Read carefully

Ronen, it is quite simple: directors have veto over the company, not the community. That’s true of all companies under European law. Anyone is free to pursue their project anyway, by other means. They can even use the platform to mobilize help: as long as they are not trying to do anything illegal, that’s perfectly fine.

You may be right as far as the sustainability of the model. You ask questions about talking to the mainstream, and one of us is trying stuff out, talking to think tanks, impact investors and VCs, and she is willing to share what she is learning. This is the best we can come up with right now. You are welcome to do better – maybe you have done better already, and we’ll all benefit from your effort. Still, when people share hard-earned knowledge freely, I believe the appropriate response is appreciation.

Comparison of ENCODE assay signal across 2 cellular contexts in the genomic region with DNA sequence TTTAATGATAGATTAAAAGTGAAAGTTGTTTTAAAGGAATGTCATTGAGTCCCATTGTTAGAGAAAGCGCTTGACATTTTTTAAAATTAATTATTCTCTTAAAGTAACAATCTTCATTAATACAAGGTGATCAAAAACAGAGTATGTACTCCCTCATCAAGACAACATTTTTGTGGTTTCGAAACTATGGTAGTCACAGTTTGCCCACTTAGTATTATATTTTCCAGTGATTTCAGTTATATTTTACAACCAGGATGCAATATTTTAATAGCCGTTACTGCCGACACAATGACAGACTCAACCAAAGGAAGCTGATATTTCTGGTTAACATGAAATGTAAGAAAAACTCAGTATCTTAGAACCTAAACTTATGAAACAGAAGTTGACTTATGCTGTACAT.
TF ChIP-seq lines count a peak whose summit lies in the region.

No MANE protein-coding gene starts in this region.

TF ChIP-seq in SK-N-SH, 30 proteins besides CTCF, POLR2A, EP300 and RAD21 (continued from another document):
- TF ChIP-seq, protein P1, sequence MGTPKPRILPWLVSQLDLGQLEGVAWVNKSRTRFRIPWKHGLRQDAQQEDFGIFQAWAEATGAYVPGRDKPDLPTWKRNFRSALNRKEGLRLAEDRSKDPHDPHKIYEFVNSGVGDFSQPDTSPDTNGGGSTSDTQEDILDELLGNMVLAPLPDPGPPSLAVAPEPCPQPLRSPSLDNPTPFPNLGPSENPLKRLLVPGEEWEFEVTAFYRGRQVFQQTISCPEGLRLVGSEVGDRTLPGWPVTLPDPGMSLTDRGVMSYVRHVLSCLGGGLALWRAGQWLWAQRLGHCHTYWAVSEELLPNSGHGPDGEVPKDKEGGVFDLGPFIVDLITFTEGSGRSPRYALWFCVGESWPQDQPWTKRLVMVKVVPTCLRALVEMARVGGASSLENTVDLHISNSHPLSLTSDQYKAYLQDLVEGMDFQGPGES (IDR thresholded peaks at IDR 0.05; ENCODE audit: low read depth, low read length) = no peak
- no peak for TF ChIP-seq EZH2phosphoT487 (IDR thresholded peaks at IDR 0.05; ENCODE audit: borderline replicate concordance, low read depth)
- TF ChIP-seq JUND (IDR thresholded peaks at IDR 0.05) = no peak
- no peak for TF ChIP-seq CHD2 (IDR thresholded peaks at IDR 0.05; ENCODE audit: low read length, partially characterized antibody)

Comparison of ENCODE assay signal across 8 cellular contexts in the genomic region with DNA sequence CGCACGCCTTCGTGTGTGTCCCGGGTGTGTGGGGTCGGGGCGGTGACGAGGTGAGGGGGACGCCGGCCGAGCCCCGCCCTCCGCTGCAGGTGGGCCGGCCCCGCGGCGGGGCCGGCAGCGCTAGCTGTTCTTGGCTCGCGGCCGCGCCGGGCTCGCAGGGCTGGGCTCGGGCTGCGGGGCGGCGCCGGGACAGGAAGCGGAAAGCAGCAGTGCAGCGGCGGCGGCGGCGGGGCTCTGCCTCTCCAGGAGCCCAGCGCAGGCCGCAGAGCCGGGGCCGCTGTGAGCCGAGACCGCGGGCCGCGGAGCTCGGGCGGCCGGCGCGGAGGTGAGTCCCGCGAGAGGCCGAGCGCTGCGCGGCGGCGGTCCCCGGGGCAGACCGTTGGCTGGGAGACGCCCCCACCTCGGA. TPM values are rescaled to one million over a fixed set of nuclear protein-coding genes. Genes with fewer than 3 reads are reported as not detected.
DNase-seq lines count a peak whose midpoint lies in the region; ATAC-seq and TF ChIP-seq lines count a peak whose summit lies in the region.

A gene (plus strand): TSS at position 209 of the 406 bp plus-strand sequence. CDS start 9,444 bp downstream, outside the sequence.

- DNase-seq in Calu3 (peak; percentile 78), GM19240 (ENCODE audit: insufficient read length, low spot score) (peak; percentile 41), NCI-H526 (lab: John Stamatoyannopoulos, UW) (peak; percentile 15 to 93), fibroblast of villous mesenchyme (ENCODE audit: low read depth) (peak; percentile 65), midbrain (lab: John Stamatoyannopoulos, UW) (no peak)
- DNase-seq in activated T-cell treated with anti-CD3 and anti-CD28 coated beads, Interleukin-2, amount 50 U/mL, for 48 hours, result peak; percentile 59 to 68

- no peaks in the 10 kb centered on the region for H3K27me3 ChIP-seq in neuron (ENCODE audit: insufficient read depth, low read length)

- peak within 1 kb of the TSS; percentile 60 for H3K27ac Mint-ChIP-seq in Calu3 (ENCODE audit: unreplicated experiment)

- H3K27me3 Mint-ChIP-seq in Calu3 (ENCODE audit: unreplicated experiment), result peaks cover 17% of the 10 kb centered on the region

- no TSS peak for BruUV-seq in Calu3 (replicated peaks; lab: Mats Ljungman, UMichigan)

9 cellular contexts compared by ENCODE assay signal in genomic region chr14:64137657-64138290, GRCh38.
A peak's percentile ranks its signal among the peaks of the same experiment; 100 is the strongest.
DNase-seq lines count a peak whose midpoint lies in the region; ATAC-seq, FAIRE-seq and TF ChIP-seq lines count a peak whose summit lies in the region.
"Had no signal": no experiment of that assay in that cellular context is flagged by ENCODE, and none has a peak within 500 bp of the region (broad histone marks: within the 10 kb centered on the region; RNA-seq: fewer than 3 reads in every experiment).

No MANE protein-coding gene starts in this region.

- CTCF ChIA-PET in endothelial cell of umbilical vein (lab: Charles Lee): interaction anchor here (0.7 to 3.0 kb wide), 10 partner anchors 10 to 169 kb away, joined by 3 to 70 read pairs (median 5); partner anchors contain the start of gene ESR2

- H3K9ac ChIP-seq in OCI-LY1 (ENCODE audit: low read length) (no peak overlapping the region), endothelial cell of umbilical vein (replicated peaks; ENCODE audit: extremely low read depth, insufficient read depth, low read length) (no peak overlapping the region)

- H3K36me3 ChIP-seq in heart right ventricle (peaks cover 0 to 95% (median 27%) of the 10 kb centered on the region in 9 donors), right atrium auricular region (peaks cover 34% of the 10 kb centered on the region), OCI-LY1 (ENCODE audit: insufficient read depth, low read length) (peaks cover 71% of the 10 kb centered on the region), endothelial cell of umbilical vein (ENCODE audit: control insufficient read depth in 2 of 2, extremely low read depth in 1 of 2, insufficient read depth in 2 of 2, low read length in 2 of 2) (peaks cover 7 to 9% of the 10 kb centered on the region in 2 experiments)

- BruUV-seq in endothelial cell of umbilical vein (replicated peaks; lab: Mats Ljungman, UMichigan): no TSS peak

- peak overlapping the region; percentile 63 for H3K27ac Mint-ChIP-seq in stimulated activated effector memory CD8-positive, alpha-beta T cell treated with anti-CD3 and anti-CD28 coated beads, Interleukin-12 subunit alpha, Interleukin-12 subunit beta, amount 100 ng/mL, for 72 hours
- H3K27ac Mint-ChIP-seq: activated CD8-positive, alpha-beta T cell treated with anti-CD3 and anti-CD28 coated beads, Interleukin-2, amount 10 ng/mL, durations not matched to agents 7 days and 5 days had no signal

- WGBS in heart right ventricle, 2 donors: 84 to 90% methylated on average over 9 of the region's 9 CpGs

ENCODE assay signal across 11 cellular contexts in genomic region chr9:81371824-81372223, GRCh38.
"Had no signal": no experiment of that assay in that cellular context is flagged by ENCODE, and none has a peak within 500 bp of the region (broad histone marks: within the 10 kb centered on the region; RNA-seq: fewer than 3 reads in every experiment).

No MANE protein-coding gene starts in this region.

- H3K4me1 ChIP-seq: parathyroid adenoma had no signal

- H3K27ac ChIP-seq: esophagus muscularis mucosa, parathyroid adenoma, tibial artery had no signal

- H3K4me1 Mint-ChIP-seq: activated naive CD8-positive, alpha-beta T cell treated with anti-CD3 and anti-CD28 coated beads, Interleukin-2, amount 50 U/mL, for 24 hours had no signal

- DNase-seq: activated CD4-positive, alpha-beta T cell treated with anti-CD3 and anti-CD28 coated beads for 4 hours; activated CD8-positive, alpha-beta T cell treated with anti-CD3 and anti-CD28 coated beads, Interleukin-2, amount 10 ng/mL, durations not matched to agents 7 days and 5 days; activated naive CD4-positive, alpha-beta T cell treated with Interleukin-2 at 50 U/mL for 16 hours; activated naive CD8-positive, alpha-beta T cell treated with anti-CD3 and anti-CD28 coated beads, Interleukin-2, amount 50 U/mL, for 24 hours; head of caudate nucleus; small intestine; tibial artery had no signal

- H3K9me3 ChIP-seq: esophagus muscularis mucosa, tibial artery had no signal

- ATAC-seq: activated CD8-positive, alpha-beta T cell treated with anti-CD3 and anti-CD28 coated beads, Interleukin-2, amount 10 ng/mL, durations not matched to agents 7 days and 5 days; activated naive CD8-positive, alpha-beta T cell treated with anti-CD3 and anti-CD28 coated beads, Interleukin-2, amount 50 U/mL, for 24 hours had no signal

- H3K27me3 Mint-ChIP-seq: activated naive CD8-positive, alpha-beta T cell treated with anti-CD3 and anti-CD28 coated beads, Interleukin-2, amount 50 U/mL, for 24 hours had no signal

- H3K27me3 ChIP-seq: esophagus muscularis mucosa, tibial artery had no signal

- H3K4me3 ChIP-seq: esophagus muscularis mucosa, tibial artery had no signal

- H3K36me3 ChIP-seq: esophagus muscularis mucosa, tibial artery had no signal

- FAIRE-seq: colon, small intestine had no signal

4: if lack of appreciation came across from my comments then I apologize … that was not my intention at all

3: I think that more intention and focus should go in the direction that Nadia represents. It doesn’t necessarily mean more people doing what she does, but it does mean more activity supporting her efforts.

2: I have (at least in this period of my life) lost interest in technicalities, especially legal ones (I live in practical retreat from society). I am not interested in the technicality of “company” I am very much interested in its substance and purpose … and its relationship with community.